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A sense of belonging.

Mitchell graduate Mariah Zell

South Dakota native Mariah Zell ’17 can thank her high school online gaming friends for helping her find Mitchell College, which she says was a good choice for her undergraduate education.

“In high school, I had a group of friends I played games with online and most were from the East Coast.  When it came time to look for a college, I thought ‘Why not try to go out there?’ I toured different schools and liked Mitchell the best – the location on the Thames River, the wonderful people, both students and faculty, who eventually helped me grow a lot as a person, and how welcoming and inclusive the school was.”

That sense of belonging ultimately helped Mariah, who was surprised by how homesick she felt, as she experienced a bit of culture shock as a new student.

“I did not expect to be so homesick, but I overcame it by getting involved in clubs and activities. I made a lot of good friends in the theater department and participated in two plays and the musical ‘Hair.’ I also was a resident assistant and worked as a student ambassador.”

In addition, studying criminal justice with a pre-law concentration, she participated in the Criminal Justice Club and also volunteered her time in the New London community and around Mitchell, including a soup kitchen, a homeless shelter and doing a campus cleanup.

Inspired to study criminal law by both her father, a South Dakota judge with whom, growing up, she often discussed certain aspects of his job and the legal system, and a mentor with a passion for the legal profession, Mariah pursued law school after leaving Mitchell. She recently graduated from the University of St. Thomas School of Law in Minneapolis, Minnesota, and is now studying for the bar exam.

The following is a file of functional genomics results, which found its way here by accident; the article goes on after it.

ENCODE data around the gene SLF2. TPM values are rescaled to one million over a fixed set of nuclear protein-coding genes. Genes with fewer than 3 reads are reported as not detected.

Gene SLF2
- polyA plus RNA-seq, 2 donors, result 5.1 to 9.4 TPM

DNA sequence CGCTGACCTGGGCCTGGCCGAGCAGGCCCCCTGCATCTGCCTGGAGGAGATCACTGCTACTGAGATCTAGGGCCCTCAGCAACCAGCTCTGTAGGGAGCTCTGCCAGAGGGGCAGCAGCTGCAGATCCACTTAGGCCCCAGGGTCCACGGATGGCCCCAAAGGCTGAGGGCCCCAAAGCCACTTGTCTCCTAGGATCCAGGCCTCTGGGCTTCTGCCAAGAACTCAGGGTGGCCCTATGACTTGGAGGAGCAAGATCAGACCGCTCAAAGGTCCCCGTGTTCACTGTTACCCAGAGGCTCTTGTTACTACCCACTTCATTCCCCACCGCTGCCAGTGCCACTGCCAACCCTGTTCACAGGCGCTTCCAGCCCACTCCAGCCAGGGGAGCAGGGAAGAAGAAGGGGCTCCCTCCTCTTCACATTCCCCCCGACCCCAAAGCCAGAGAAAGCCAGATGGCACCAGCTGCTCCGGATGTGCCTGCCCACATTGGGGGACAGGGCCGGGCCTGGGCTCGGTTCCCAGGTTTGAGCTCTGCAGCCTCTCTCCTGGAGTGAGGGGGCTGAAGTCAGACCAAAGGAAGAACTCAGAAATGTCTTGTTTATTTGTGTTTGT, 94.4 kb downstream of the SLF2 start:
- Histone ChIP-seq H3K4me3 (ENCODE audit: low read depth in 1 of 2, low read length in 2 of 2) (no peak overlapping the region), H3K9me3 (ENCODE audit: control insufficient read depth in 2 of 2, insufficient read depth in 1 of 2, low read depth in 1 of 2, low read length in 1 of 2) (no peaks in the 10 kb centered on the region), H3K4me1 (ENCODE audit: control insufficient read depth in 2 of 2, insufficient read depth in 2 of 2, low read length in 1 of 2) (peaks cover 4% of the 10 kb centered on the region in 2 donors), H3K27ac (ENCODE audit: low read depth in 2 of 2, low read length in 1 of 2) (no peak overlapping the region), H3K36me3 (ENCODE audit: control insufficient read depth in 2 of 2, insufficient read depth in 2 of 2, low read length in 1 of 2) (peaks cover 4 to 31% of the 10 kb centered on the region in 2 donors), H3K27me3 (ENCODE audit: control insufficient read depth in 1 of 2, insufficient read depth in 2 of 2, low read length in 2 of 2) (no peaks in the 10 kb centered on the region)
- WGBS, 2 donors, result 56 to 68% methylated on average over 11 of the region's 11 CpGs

At law school, drawing on course content from some of her Mitchell classes, such as elements of crime, branches of government and constitutional law topics, Mariah also performed 400 volunteer hours through clubs focused on mental health and well-being and law-oriented community service.

She currently works at Kowitz Law, a private law firm in Lindstrom, Minnesota, where she plans to continue working after taking the bar exam. She says she will draw on the Mitchell Abilities almost every day when practicing law.

“As an attorney, I must have strong critical and creative thinking, communication, analysis, and problem solving skills when approaching legal problems and dealing with clients, opposing counsel, and judicial officers. I will be relying on the diversity/global perspectives, ethics, and social interaction abilities when working with a diverse client base from a variety of different backgrounds. While I luckily do not need to be a technological genius to adequately perform my job, I still must be proficient enough to be able to access court records and file a variety of documents to the court online.”

As a law student, Mariah also worked for the City of Minneapolis City Attorney’s office.

“The big question is which side of the law I will ultimately work on. There are things I like and drawbacks to both criminal defense and prosecution. Right now I am enjoying my time on the defense side, but we’ll see where the future will lead me.”